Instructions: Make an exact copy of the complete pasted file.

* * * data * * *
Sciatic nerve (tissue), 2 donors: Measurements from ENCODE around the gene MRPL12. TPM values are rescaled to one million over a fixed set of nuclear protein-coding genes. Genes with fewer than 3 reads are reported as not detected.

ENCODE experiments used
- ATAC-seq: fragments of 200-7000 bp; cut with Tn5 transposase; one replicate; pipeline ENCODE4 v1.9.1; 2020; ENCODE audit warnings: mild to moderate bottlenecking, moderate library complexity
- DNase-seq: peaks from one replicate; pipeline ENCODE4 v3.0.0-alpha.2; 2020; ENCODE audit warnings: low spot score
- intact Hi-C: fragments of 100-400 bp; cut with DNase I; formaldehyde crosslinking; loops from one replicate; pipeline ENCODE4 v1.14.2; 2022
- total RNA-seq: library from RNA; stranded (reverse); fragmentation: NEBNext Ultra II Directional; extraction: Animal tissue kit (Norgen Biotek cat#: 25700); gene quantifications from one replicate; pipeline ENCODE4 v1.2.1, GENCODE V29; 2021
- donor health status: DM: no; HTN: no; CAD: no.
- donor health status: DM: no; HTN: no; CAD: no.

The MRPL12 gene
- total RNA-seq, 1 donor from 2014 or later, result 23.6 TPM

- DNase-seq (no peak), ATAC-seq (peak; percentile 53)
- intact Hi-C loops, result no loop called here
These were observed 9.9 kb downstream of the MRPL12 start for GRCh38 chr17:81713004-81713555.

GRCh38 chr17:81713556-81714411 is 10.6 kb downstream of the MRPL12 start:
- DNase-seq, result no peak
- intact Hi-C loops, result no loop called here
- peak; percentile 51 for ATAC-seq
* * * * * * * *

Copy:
Sciatic nerve (tissue), 2 donors: Measurements from ENCODE around the gene MRPL12. TPM values are rescaled to one million over a fixed set of nuclear protein-coding genes. Genes with fewer than 3 reads are reported as not detected.

ENCODE experiments used
- ATAC-seq: fragments of 200-7000 bp; cut with Tn5 transposase; one replicate; pipeline ENCODE4 v1.9.1; 2020; ENCODE audit warnings: mild to moderate bottlenecking, moderate library complexity
- DNase-seq: peaks from one replicate; pipeline ENCODE4 v3.0.0-alpha.2; 2020; ENCODE audit warnings: low spot score
- intact Hi-C: fragments of 100-400 bp; cut with DNase I; formaldehyde crosslinking; loops from one replicate; pipeline ENCODE4 v1.14.2; 2022
- total RNA-seq: library from RNA; stranded (reverse); fragmentation: NEBNext Ultra II Directional; extraction: Animal tissue kit (Norgen Biotek cat#: 25700); gene quantifications from one replicate; pipeline ENCODE4 v1.2.1, GENCODE V29; 2021
- donor health status: DM: no; HTN: no; CAD: no.
- donor health status: DM: no; HTN: no; CAD: no.

The MRPL12 gene
- total RNA-seq, 1 donor from 2014 or later, result 23.6 TPM

- DNase-seq (no peak), ATAC-seq (peak; percentile 53)
- intact Hi-C loops, result no loop called here
These were observed 9.9 kb downstream of the MRPL12 start for GRCh38 chr17:81713004-81713555.

GRCh38 chr17:81713556-81714411 is 10.6 kb downstream of the MRPL12 start:
- DNase-seq, result no peak
- intact Hi-C loops, result no loop called here
- peak; percentile 51 for ATAC-seq